LOS ANGELES – A U.S. federal judge has dismissed a lawsuit seeking the removal of a “comfort women” statue in the Southern California city of Glendale, ruling that the monument does not violate the Constitution as alleged in the case filed by two Japanese-Americans and a nonprofit organization.
“Glendale’s placement of the Comfort Women monument in its Central Park does not pose the type of interference with the federal government’s foreign affairs powers that states a plausible claim for relief,” U.S. Central District of California Judge Percy Anderson wrote in the decision issued Monday.
“Instead, even according to the facts alleged in the Complaint, Glendale’s placement of the statue is entirely consistent with the federal government’s foreign policy,” he wrote.
In a written statement distributed late Monday, the Global Alliance for Historical Truth, the nonprofit plaintiff in the case, called the judge’s decision highly subjective. Koichi Mera, one of the Japanese-American plaintiffs and president of GAHT, said the plaintiffs plan to appeal the decision. The remaining plaintiff is Michiko Shiota Gingery, also a GAHT member.
The plaintiffs filed the federal lawsuit in February, arguing that the monument could adversely affect U.S. relations with Japan and thus infringes on the federal government’s constitutional power to set foreign policy.
Judge Anderson likened the comfort women monument to other symbolic displays that are related to foreign affairs issues.
“For instance, those who might harbor some factual objection to the historical treatment of a state or municipal monument to the victims of the Holocaust could make similar claims to those advanced by Plaintiffs in this action,” he wrote. “Neither the Supremacy Clause nor the Constitution’s delegation of foreign affairs powers to the federal government prevent a municipality from acting as Glendale has done in this instance.”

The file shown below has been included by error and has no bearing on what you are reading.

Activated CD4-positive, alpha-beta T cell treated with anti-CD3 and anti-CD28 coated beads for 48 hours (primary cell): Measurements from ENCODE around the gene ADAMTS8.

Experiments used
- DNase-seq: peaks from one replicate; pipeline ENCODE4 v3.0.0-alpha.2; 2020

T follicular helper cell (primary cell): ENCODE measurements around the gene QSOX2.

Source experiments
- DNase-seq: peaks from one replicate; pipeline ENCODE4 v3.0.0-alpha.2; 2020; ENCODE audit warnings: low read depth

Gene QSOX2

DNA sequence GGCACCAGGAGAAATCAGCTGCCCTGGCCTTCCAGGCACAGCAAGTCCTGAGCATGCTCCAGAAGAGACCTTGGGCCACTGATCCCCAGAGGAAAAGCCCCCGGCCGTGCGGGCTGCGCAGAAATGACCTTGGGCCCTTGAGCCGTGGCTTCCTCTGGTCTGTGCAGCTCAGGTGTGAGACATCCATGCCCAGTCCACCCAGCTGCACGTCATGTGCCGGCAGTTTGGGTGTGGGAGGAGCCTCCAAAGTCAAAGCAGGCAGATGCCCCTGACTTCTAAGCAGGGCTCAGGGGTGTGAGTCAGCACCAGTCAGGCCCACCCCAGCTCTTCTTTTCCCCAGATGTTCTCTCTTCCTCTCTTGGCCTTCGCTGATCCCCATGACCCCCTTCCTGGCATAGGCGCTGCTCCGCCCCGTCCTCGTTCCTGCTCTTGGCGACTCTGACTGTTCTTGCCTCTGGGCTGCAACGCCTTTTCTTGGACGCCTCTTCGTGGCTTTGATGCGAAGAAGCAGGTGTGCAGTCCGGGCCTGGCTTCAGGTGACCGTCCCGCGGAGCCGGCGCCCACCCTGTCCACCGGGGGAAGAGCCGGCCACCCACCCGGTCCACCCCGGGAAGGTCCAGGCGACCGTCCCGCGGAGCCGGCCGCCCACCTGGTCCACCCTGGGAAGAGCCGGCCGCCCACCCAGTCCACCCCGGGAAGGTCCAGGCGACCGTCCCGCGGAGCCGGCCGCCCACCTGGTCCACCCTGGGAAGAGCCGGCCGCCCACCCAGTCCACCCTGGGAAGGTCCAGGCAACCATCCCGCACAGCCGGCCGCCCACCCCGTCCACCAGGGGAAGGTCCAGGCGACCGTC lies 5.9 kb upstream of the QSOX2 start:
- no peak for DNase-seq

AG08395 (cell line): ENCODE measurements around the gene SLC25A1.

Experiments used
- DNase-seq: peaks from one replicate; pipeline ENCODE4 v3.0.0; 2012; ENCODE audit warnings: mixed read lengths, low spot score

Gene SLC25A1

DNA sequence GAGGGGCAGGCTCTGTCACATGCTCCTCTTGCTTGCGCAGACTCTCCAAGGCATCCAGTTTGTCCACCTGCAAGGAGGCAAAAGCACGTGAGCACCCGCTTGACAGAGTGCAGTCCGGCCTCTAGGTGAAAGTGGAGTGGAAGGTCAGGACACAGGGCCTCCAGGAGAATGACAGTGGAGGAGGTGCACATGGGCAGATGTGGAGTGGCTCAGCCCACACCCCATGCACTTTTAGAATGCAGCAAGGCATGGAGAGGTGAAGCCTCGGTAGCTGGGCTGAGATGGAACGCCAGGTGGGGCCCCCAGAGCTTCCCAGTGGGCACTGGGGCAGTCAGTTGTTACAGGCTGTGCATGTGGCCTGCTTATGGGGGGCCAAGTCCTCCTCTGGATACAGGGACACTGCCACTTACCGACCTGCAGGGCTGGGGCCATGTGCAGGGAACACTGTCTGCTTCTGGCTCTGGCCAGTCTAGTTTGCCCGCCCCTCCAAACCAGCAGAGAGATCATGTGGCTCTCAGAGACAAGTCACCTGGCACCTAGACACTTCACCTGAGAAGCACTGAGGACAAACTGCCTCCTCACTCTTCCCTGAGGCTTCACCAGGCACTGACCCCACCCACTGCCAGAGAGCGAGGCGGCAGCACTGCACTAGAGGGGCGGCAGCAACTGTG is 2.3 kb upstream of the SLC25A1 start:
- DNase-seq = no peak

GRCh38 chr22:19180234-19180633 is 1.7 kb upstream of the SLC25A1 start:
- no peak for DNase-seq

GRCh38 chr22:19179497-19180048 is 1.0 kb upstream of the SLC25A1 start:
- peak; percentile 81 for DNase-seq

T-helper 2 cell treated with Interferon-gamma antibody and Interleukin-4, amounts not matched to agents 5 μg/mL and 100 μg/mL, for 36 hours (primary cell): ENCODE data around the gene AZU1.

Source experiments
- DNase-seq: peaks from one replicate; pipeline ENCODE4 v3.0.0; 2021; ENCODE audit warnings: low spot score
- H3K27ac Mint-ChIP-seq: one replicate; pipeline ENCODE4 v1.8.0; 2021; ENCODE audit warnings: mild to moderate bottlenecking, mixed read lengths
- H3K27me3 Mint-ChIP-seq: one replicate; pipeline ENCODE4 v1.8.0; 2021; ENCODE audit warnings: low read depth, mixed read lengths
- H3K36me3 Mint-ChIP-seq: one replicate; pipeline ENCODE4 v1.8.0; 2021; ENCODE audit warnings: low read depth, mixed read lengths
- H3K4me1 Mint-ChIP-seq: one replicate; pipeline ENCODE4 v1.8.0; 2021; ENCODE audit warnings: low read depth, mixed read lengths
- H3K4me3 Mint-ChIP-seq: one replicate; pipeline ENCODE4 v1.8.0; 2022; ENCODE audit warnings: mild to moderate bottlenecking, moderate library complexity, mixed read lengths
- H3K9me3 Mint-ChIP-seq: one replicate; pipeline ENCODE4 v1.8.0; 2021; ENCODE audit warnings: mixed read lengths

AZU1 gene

The judge also found that the plaintiffs’ stated injury — their inability to use Glendale’s Central Park due to the distress caused by the statue — is not directly caused by Glendale’s alleged constitutional violations.
The lawsuit also argued that the city erected the statue without city council approval of the inscription imploring Japan to accept responsibility for its role in the forced sexual enslavement of thousands of women during the war.
Anderson dismissed this argument, tied to California state law, but added the plaintiffs could re-file it in the future.
Phyllis Kim, spokeswoman for the Korean American Forum of California, which spearheaded the effort to install the Glendale monument, said, “We are glad the judge ruled to dismiss the case and we are not surprised, actually. We expected that ruling, but the root cause of the issue has not been resolved.
“It didn’t change anything,” Kim added. “We still have the overdue apology issue and we are still going to do anything it takes to get the official apology and legal compensation for the grandmas.”
A request for comment from the City of Glendale went unanswered by Tuesday afternoon.
The ruling was issued on the same day two former comfort women, Lee Ok Seon, 87, and Kang Il Chul, 85, attended the unveiling of a new comfort women memorial in Union City, New Jersey.
Lee and Kang are finishing up a two-week trip to Southern California and the East Coast to meet with politicians familiar with the comfort women issue, attend events, and visit comfort women memorials erected in U.S. cities.
The women’s trip started in Los Angeles where they announced they would offer statements about their wartime experiences in support of Glendale in the lawsuit.
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